“How can Coke invest in social initiatives and claim to be a good corporate citizen when it is promoting a sugar filled drink that rots teeth?”
It is a good question, put to the group at the sixth international shared value training program discussing branding purpose, held by SVI and the Shared Value Project in Sydney earlier this month. The group was addressing the Coke Coletivo initiative.
Can a ‘bad’ company become good? Is it allowed to try? And what are the terms of redemption? What are the risks of branding purpose?
As the room debated the importance of net impact – the sum impact of a company – I couldn’t help feeling for Coke.
A global brand, Coke is rapidly acquiring new beverages to fold into its portfolio. From juices, to teas and coffee.
But Coke is Coke.
It comes in a red can, it is full of sugar and it has a distinctive taste.
96,797, 585 people on Facebook like Coke. It’s brand equity is estimated to be worth $78,423 million by Interbrand, making it the 3rd most valuable brand in the world.
The company has built a brand experience that has as its core elements, fun, freedom, energy and youth. The sound of the can opening evokes these feelings for most Coke drinkers – whether they consciously register it or not. They are positive feelings.
Coke makes you feel good. People feel for Coke.
So do I.
When the Coca-Cola company has tries to wean people off the original with Diet Coke, Coke Zero and, more recently, Coke Life (whose predicted demise has the media reaching inside the Coke closet for its many failed adventures), it can only go so far.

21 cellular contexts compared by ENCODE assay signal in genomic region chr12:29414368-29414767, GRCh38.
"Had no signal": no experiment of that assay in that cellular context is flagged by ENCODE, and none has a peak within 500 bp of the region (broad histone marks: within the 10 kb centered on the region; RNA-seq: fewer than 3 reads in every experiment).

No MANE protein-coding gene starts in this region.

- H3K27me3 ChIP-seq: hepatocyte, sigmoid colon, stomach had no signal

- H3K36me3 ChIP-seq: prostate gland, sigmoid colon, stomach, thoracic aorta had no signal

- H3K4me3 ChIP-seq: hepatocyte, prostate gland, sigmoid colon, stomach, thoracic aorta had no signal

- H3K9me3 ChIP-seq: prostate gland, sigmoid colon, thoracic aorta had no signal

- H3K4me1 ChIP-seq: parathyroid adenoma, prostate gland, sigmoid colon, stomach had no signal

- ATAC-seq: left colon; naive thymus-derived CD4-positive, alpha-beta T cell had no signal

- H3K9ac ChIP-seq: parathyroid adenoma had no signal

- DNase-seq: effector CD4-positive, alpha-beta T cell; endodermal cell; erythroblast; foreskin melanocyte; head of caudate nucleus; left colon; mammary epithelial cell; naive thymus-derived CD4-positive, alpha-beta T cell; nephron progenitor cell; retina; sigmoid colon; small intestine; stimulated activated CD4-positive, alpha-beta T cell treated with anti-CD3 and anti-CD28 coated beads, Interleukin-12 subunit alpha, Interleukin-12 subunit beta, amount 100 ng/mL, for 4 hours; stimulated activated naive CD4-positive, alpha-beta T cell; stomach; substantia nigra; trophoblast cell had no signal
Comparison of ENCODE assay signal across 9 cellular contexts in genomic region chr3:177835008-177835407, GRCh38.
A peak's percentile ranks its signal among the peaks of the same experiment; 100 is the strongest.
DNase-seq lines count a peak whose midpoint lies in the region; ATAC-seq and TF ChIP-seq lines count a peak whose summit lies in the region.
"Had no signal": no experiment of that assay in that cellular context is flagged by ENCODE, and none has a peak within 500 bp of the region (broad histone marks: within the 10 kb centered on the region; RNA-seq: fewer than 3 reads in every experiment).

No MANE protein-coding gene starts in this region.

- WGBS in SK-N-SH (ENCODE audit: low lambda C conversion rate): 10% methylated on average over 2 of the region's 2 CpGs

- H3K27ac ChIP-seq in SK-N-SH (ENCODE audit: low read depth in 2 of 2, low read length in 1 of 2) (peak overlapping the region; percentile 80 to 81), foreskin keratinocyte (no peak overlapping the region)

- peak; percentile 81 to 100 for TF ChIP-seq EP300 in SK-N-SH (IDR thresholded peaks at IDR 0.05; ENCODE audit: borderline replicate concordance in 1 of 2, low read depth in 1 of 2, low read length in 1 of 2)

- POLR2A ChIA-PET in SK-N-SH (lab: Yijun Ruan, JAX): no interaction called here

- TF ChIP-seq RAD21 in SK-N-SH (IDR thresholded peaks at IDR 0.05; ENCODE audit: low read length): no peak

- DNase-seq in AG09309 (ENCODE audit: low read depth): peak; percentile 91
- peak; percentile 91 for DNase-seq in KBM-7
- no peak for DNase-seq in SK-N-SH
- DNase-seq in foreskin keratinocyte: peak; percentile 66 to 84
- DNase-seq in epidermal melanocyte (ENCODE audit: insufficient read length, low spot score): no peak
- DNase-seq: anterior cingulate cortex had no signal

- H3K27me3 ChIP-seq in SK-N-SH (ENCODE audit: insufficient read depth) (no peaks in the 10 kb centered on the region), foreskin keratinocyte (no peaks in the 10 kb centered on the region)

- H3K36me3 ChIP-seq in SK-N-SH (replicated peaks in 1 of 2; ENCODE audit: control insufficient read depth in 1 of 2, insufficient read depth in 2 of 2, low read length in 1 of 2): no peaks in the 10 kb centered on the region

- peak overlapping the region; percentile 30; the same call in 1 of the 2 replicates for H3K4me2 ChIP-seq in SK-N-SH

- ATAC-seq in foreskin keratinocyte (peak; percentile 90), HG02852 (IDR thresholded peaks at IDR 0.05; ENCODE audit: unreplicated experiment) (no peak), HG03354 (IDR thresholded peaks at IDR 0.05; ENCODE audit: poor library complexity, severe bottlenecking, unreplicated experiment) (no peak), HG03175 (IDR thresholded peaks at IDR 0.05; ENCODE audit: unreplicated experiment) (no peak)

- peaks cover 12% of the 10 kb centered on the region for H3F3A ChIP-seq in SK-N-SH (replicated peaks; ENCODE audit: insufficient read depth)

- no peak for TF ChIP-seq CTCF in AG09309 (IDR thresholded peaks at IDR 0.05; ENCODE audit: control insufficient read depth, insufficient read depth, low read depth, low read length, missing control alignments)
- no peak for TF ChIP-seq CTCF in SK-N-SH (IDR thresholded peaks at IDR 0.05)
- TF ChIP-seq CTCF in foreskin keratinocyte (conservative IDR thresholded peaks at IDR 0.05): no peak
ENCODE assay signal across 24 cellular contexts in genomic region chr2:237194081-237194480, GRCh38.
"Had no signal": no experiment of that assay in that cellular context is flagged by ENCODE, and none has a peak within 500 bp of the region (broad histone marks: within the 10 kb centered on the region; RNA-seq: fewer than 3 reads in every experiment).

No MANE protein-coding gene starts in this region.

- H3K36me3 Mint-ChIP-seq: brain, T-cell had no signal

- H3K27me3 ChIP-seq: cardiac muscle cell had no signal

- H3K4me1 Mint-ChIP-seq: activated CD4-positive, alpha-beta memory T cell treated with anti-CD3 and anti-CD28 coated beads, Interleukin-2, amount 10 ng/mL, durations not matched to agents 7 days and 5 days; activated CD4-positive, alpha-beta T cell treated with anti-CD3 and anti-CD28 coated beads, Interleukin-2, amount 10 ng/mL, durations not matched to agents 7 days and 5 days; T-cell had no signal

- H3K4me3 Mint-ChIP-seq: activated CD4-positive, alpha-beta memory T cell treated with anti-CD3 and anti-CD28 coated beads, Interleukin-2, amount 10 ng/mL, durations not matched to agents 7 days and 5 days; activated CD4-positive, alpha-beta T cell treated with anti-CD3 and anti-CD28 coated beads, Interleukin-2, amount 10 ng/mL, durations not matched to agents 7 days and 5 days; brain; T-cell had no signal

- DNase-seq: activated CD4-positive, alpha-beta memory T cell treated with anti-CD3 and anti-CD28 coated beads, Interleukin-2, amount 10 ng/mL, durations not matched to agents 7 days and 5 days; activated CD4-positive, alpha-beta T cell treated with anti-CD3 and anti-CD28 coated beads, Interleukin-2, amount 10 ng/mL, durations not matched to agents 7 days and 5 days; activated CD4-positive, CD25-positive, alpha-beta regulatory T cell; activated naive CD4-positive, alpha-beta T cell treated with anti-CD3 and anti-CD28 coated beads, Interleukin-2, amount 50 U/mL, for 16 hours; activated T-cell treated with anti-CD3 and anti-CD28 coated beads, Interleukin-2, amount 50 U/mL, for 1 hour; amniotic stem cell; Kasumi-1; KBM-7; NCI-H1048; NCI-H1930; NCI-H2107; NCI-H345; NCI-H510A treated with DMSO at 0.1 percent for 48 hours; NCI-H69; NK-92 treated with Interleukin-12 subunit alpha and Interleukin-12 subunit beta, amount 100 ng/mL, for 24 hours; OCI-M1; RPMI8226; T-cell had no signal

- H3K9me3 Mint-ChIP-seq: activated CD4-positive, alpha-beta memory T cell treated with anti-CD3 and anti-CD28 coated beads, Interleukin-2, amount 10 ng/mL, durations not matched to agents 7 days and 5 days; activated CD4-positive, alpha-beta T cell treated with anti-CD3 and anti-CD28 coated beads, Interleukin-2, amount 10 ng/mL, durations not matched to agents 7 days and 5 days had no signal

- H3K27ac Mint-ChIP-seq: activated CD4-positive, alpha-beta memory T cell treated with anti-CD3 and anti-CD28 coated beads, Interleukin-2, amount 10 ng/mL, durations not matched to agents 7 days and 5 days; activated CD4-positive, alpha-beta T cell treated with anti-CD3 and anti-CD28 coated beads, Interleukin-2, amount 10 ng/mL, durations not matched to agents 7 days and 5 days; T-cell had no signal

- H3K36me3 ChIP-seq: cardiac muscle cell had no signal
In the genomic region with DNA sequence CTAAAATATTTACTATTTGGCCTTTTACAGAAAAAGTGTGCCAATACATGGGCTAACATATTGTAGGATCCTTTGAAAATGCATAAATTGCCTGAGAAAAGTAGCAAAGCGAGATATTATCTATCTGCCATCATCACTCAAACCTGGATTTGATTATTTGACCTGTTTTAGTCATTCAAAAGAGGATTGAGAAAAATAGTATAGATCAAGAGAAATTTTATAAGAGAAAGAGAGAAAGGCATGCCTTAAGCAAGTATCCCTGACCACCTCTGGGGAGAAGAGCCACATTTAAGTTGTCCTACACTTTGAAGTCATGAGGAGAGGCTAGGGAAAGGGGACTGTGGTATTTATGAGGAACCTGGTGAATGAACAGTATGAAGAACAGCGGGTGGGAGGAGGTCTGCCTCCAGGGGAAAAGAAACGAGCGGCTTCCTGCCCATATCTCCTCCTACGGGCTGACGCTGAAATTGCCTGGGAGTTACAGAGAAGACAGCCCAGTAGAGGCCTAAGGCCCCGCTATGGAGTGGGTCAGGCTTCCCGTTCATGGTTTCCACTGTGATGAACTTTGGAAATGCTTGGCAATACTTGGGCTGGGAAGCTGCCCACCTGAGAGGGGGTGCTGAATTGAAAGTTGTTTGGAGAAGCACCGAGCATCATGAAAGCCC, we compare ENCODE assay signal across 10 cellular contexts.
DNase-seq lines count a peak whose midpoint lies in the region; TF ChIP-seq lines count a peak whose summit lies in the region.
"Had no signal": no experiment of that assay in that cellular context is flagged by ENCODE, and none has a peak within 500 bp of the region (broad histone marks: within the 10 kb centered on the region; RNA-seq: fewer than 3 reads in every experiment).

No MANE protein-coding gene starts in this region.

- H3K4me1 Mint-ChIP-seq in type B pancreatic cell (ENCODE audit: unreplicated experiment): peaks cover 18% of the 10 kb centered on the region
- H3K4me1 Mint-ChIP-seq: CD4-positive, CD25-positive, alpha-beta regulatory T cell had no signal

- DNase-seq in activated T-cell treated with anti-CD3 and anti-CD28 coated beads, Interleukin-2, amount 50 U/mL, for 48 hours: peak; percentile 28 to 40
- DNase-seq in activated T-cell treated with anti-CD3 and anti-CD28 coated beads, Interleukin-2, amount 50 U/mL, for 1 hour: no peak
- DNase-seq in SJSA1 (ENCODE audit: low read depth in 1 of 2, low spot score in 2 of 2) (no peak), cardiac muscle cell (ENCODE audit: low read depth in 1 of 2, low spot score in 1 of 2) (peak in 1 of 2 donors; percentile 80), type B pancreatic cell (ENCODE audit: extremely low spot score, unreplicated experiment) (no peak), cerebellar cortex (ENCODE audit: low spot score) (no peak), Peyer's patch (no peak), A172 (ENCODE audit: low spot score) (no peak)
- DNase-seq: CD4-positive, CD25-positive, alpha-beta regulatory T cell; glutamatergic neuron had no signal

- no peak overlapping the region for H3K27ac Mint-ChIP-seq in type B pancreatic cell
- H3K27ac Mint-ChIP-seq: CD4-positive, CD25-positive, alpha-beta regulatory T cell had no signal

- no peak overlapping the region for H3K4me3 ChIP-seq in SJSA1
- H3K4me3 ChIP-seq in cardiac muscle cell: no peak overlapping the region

That patented Coke taste is what we want, sugar and all! We’ve been well trained and we’re willing disciples.
However, with forces continuing to gather as governments and NGOs tackle endemic obesity and related diseases such as type 2 diabetes, what does Coke do? Pariah status is well on its way to being entrenched.
The answer is to change the dialogue with consumers and that starts with the brand. Yes, it’s about freedom but it’s also about living well and living long. With its huge market reach and millions diehard consumers, Coke can achieve massive social change by evolving the brand experience and the product with it.
The risk of the great Coke diaspora is real: there are plenty of competitors eager to welcome them. But the risk of not reducing the sugar is rapidly escalating, and it’s not just reputation at stake, it is regulatory compliance that will be lost in future.
Big names are backing change, such as Jamie Oliver calling on Australia to ‘pull its finger out’ via viral video last week.
Shared value offers a means for Coke to analyse the risks and opportunities but, more importantly, change the conversation with consumers.
If they do it well, they’ll likely win new consumers while retaining (most of) the loyal base they have.
Coke is not alone.
One wonders what the future looks like for KFC, a company that relies on selling ultra-fatty battered battery farm chickens accompanied by fries glistening with a crystalline coat of sugar and salt. At some point, KFC will need to make a decision to take its consumers with it, educating them that low prices are not a substitute for health and humane treatment of animals.
Helping to facilitate the training program, I raised the question of Coke’s transition to the group.
As CEO or the head of brand for the global giant, how could you re-orient the business to secure its future? How could the brand be a force for good?
Right now, Ellis Jones is working major public companies and NGOs to define social purpose, explore its place in the customer brand experience and find shared value creation opportunities.